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Virtual tour is way for Breabach to give back to venues such as Findhorn's Universal Hall


By John Davidson

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Breabach spent lockdown working on a project that the band's touring schedule had never allowed space for, as John Davidson learned on a virtual trip to Findhorn

How to combine creative flair, musical masterpieces and support for closed-down venues during nearly a year of lockdowns and restrictions?

Well, the Breabach way was to pick up on a project that has sat at the back of their minds for much longer than that – and turn it into a positive.

They joined forces with Bafta-winning animator Cat Bruce to launch a new film, writing the musical score individually from their own homes.

The film, Dùsgadh – Gaelic for ‘awakening’ – features five original pieces of music, each one written, arranged and recorded from home by a different member of Breabach.

Having completed the animation, with help from some key players including sound man Keir Long, the band embarked on a 'virtual tour' of UK venues, starting with Eden Court on February 11 and also taking in Aberdeen and the Isle of Lewis.

I dropped into the Universal Hall 'show' at Findhorn and was surprised by the impressive production.

The hour-long event features some live footage of the band before the 23-minute feature film is shown – in English or Gaelic. The animation is based on a folkloric tale called The Sea Maiden, collected by John Francis Campbell, and is narrated by renowned tradition bearer Margaret Bennett.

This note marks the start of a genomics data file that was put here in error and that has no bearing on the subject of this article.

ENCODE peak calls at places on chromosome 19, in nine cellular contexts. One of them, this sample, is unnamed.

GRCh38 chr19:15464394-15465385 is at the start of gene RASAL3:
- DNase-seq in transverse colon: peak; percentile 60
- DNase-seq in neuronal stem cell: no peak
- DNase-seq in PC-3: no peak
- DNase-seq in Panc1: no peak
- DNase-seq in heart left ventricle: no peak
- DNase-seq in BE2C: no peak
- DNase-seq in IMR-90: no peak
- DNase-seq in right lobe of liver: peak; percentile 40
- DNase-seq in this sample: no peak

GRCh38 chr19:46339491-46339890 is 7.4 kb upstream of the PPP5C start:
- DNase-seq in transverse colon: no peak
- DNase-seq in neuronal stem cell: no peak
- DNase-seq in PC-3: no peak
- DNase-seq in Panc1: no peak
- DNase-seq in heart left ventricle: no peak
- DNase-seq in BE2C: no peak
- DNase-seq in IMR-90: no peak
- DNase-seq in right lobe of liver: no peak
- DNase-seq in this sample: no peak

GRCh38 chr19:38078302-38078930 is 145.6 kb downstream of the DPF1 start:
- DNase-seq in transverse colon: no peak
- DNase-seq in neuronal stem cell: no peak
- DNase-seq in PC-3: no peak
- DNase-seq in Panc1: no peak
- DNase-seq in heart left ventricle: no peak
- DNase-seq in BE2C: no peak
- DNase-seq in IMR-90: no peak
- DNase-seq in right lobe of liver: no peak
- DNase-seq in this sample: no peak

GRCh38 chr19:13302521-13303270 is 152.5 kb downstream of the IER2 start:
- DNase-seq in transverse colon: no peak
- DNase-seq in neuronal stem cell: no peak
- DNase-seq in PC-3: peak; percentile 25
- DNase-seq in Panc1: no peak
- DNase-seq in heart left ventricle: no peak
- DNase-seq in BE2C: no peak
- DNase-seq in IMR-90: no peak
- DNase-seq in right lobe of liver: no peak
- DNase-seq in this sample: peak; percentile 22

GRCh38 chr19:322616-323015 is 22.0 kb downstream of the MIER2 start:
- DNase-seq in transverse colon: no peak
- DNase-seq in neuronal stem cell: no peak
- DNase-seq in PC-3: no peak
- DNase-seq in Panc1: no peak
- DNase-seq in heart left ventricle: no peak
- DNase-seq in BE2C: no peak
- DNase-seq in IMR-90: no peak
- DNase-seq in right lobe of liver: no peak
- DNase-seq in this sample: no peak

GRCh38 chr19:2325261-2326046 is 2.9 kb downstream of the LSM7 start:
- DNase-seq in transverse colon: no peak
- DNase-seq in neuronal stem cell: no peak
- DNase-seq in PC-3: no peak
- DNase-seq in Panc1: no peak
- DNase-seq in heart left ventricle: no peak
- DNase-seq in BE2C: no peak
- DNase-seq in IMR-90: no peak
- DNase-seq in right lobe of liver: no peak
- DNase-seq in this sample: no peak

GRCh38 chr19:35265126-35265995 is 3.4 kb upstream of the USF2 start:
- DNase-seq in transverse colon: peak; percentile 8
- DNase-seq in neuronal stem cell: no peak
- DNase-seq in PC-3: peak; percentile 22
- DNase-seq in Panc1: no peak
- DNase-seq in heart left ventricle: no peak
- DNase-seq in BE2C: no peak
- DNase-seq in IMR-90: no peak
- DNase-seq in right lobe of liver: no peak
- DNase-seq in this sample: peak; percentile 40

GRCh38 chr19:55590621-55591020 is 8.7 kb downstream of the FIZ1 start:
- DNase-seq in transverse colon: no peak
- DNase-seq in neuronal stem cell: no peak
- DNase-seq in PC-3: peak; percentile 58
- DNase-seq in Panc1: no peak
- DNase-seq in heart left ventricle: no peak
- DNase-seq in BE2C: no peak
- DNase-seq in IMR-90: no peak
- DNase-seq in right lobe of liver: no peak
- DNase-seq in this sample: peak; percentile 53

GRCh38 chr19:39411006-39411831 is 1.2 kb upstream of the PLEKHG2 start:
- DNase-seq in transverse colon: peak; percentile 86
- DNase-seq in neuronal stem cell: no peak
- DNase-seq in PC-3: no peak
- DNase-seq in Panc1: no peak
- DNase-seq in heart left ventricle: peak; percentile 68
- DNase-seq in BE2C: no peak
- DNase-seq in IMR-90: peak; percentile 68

An image from the Dùsgadh film.
An image from the Dùsgadh film.

It's a curious tale of a hunter's mission to regain her human form after being turned into a wolf-dog by a two-headed sea serpent.

Written down, that sounds very peculiar, but the film ebbs and flows as the story unfolds, taking the viewer along with the current thanks to the perfect interplay between screen and sound.

Breabach's music is delightful and a pleasure to listen to in itself, but the collective offers something more, especially with Bennett's perfect tone for such a traditional tale.

At the conclusion of the film, there was even a virtual interval with viewers invited to charge their glasses before a Q&A session with broadcaster and musician Anna Massie, of Blazin' Fiddles fame.

During their Zoom-style chat, the band members – including the newest member Conal McDonagh, who joined the line-up just weeks before the first lockdown last March – explained that the restrictions gave them the excuse they needed to get this project off the ground.

Breabach line-up (from left) James, Ewan, Megan, Calum and Conal.
Breabach line-up (from left) James, Ewan, Megan, Calum and Conal.

Ewan Robertson said: "We'd discussed working with Cat in the past but our touring schedule never allowed it to happen, so this felt like the perfect opportunity to get this off the ground."

Cat, who won a Scottish Bafta in 2016 for her animation No Place Like Home, had also worked with Breabach on their 2019 award-winning album Frenzy of the Meeting.

The band members – Conal and Ewan along with Megan Henderson, James Lindsay and Calum MacCrimmon – also talked about their connection to the virtual venue, in this case the Universal Hall at Findhorn.

A percentage of money from the ticket sales is going to each of the venues or festivals – the band's way of helping to support these pillars of the arts in communities here in the Highlands and across the UK.

For Ewan, the Findhorn event is as close as it get to a 'home gig'. He comes from Carrbridge, "just over the Dava", and says his parents always bring an entourage with them whenever he plays there.

Breabach, and many others, will be hoping they'll be back there in the flesh before too long. In the meantime, Dùsgadh offers an opportunity to feel part of something bigger.

  • The virtual tour continues online with tickets for all events still available from www.myplayer.uk or www.breabach.com

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